I just did a quick search, and a couple of others backed me up on the .010 for intake, and .014 for exhaust. It was on the sticker on the inside of my hood, but I'm not under my hood right now!
I guess you are supposed to do it with the engine cold. Mine was kind of "lukewarm", I don't know how much difference that is going to make.

#9 LUVMYBRAT

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Posted 28 October 2004 - 09:58 AM

cool! thanks alot this will help out alot

#10 NorthWet

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Posted 28 October 2004 - 01:25 PM

I think I understand, let me repeat for approval. Break locknut loose, slide feeler gauge between rocker and lifter -tighten sqaredrive stud until gauge is snug but still able to slide in and out, then tighten locknut, all while piston is at TDC. any torque specs? and can some one chime in about .010,.014 clearances are these correct?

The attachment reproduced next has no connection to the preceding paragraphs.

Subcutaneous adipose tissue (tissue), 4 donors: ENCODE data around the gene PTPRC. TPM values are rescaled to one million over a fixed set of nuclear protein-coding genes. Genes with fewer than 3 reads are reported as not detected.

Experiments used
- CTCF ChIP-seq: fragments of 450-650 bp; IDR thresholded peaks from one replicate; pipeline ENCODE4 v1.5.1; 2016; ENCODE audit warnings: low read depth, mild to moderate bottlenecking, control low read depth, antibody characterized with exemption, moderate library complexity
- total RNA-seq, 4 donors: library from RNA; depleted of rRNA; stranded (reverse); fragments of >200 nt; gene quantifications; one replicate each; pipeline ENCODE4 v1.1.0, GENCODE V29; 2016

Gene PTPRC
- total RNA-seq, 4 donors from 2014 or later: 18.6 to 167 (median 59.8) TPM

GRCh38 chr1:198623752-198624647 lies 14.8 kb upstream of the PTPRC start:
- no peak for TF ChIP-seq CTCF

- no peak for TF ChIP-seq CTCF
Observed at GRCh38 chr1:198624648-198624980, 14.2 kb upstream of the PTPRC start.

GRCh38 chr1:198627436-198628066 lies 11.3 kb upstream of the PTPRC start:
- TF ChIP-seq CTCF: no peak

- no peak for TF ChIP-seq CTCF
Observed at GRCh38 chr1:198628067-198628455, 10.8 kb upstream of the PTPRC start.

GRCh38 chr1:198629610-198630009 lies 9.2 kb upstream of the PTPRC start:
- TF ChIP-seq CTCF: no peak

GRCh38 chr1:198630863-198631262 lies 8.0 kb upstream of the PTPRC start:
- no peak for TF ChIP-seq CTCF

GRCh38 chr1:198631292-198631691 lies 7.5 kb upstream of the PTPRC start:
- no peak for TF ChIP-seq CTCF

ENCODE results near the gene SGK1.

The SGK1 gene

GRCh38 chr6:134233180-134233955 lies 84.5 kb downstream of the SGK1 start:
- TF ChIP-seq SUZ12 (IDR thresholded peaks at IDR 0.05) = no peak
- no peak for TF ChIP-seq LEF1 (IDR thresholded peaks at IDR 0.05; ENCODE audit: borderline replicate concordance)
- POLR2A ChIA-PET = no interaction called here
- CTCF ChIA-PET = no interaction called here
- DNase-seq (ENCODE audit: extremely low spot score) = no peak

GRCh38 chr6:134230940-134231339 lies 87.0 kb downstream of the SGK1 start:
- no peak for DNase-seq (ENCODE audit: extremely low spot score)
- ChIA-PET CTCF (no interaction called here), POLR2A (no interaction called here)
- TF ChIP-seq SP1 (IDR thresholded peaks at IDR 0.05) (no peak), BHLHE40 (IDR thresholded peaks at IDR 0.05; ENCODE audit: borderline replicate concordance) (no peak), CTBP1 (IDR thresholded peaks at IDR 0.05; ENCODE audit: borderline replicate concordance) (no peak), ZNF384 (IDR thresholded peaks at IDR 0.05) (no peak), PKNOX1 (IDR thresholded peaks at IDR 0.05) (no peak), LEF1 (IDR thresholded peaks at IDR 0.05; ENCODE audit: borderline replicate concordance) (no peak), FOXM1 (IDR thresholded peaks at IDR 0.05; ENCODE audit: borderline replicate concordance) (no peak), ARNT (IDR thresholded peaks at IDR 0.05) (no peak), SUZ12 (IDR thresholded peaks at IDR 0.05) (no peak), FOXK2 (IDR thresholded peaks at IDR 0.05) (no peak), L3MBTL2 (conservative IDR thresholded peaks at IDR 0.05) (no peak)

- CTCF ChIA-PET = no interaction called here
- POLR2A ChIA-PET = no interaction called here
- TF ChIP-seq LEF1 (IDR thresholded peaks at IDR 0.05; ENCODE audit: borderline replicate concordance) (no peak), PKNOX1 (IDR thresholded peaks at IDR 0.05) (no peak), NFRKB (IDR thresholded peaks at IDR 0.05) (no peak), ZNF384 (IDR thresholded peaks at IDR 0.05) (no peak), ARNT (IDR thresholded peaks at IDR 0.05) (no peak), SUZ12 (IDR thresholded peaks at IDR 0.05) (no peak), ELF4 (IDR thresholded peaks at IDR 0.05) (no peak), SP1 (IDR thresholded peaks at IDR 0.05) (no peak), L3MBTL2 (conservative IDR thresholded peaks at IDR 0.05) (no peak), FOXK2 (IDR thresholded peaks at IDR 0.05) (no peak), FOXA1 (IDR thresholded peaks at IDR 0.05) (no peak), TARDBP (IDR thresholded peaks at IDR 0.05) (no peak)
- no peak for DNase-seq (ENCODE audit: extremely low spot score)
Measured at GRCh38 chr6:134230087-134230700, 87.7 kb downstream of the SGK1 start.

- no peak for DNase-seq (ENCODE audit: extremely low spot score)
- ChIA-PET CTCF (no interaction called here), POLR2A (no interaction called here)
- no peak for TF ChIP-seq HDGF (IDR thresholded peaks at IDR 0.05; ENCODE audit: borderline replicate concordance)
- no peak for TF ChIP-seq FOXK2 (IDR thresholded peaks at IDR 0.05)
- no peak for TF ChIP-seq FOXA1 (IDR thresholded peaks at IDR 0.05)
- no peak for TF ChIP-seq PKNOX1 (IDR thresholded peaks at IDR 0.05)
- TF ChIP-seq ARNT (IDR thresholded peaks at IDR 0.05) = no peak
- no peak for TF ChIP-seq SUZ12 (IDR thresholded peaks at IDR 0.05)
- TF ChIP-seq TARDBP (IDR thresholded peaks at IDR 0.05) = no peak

The hard(er?) part is that as you tighten the locknut the gap will try to change. Sometimes the locknut will turn the adjuster screw, sometimes it will just take up wear-slack, other times it will do both. On really old engines (talking non-subaru) each valve adjuster has its own personality.

I only did my EA81 once... well twice, but the second time was because I made a mistake the first time. The manual SPECIFIES where the engine is supposed to be for EACH valve, and it really made a difference. the first time, I did it the way that I have always done it and the way (insert diety here) intended it to be... and several of the valves were WAY off.

IMHO, follow the manual. If you can't find it in a manual, post so and I (or someone who knows more) will assist.

#11 subiemech85

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Posted 28 October 2004 - 02:33 PM

http://www.ultimates...t=adjust valves

also helps if you do the adjusting from the bottom, and use two different colored ones, adjusted valaes twice this way, 83 ac 84 nothing, quieted them considerably

#12 jeffroid

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Posted 28 October 2004 - 04:16 PM